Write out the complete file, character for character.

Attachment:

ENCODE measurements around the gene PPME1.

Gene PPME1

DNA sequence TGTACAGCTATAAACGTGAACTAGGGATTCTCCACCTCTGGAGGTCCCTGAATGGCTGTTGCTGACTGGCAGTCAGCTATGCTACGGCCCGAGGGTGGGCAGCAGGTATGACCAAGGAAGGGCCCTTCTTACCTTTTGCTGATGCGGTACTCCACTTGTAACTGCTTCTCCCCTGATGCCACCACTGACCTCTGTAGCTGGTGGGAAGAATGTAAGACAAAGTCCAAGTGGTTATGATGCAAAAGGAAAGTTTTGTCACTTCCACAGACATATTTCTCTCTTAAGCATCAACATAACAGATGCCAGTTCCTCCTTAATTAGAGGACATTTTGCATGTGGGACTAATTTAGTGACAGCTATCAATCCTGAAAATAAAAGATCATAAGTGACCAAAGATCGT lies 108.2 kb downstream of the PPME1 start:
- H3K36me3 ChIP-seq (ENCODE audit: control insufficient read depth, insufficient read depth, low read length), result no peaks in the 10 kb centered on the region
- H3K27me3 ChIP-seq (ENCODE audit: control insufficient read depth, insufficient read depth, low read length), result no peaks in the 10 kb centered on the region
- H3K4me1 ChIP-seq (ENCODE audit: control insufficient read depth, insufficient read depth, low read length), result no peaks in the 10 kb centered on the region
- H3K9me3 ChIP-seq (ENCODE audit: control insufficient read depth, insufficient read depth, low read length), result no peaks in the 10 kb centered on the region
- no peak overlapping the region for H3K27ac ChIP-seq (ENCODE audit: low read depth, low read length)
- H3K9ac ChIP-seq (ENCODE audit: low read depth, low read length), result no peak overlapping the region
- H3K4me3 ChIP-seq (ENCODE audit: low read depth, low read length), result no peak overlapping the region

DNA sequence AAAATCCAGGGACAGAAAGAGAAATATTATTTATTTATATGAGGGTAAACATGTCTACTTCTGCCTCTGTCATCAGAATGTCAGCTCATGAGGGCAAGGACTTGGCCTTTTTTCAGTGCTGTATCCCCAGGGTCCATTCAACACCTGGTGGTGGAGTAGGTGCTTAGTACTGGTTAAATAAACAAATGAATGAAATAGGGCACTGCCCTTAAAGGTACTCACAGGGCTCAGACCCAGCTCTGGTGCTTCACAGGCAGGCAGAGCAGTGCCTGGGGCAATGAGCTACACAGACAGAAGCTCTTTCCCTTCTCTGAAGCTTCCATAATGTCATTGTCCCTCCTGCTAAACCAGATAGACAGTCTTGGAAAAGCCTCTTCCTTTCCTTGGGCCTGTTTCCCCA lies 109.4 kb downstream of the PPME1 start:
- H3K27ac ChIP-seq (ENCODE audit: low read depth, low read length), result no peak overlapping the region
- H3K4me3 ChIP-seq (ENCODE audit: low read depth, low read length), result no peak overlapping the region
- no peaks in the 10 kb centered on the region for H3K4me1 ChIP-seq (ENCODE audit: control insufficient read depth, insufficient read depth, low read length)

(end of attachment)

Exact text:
ENCODE measurements around the gene PPME1.

Gene PPME1

DNA sequence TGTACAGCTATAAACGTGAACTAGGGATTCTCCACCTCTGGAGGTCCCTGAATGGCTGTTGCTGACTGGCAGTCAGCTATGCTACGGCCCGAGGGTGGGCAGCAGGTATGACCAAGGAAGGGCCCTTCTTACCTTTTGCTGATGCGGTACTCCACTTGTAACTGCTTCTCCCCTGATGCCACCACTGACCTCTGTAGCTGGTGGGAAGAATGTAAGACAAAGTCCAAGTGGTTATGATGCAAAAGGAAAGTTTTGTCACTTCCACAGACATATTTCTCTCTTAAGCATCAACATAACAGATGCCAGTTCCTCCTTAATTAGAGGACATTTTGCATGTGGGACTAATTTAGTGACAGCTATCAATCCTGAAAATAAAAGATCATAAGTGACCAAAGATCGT lies 108.2 kb downstream of the PPME1 start:
- H3K36me3 ChIP-seq (ENCODE audit: control insufficient read depth, insufficient read depth, low read length), result no peaks in the 10 kb centered on the region
- H3K27me3 ChIP-seq (ENCODE audit: control insufficient read depth, insufficient read depth, low read length), result no peaks in the 10 kb centered on the region
- H3K4me1 ChIP-seq (ENCODE audit: control insufficient read depth, insufficient read depth, low read length), result no peaks in the 10 kb centered on the region
- H3K9me3 ChIP-seq (ENCODE audit: control insufficient read depth, insufficient read depth, low read length), result no peaks in the 10 kb centered on the region
- no peak overlapping the region for H3K27ac ChIP-seq (ENCODE audit: low read depth, low read length)
- H3K9ac ChIP-seq (ENCODE audit: low read depth, low read length), result no peak overlapping the region
- H3K4me3 ChIP-seq (ENCODE audit: low read depth, low read length), result no peak overlapping the region

DNA sequence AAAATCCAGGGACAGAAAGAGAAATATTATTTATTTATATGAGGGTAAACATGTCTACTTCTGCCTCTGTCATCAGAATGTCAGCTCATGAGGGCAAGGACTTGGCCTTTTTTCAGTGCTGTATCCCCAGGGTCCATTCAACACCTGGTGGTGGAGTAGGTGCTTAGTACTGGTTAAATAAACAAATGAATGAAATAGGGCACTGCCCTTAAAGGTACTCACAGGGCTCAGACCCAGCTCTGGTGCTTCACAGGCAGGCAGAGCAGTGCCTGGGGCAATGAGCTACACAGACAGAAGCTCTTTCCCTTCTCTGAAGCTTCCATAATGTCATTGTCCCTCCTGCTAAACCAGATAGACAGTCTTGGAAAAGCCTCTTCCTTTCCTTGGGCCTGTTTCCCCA lies 109.4 kb downstream of the PPME1 start:
- H3K27ac ChIP-seq (ENCODE audit: low read depth, low read length), result no peak overlapping the region
- H3K4me3 ChIP-seq (ENCODE audit: low read depth, low read length), result no peak overlapping the region
- no peaks in the 10 kb centered on the region for H3K4me1 ChIP-seq (ENCODE audit: control insufficient read depth, insufficient read depth, low read length)